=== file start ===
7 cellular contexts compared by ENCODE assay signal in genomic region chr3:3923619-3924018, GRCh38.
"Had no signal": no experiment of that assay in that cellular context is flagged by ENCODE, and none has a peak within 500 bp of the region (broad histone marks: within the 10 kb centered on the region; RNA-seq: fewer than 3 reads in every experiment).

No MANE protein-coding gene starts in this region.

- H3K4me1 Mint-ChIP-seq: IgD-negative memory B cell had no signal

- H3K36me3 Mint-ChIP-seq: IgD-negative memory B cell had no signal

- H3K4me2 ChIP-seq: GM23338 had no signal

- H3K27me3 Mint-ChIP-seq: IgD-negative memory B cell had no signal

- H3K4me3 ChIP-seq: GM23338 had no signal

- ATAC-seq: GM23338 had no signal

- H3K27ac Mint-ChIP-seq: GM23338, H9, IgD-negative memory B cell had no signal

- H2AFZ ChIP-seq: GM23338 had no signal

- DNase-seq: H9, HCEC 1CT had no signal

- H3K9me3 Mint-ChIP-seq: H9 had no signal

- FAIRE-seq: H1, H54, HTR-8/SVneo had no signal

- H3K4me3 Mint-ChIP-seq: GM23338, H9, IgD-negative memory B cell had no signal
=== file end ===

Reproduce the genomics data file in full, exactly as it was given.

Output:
7 cellular contexts compared by ENCODE assay signal in genomic region chr3:3923619-3924018, GRCh38.
"Had no signal": no experiment of that assay in that cellular context is flagged by ENCODE, and none has a peak within 500 bp of the region (broad histone marks: within the 10 kb centered on the region; RNA-seq: fewer than 3 reads in every experiment).

No MANE protein-coding gene starts in this region.

- H3K4me1 Mint-ChIP-seq: IgD-negative memory B cell had no signal

- H3K36me3 Mint-ChIP-seq: IgD-negative memory B cell had no signal

- H3K4me2 ChIP-seq: GM23338 had no signal

- H3K27me3 Mint-ChIP-seq: IgD-negative memory B cell had no signal

- H3K4me3 ChIP-seq: GM23338 had no signal

- ATAC-seq: GM23338 had no signal

- H3K27ac Mint-ChIP-seq: GM23338, H9, IgD-negative memory B cell had no signal

- H2AFZ ChIP-seq: GM23338 had no signal

- DNase-seq: H9, HCEC 1CT had no signal

- H3K9me3 Mint-ChIP-seq: H9 had no signal

- FAIRE-seq: H1, H54, HTR-8/SVneo had no signal

- H3K4me3 Mint-ChIP-seq: GM23338, H9, IgD-negative memory B cell had no signal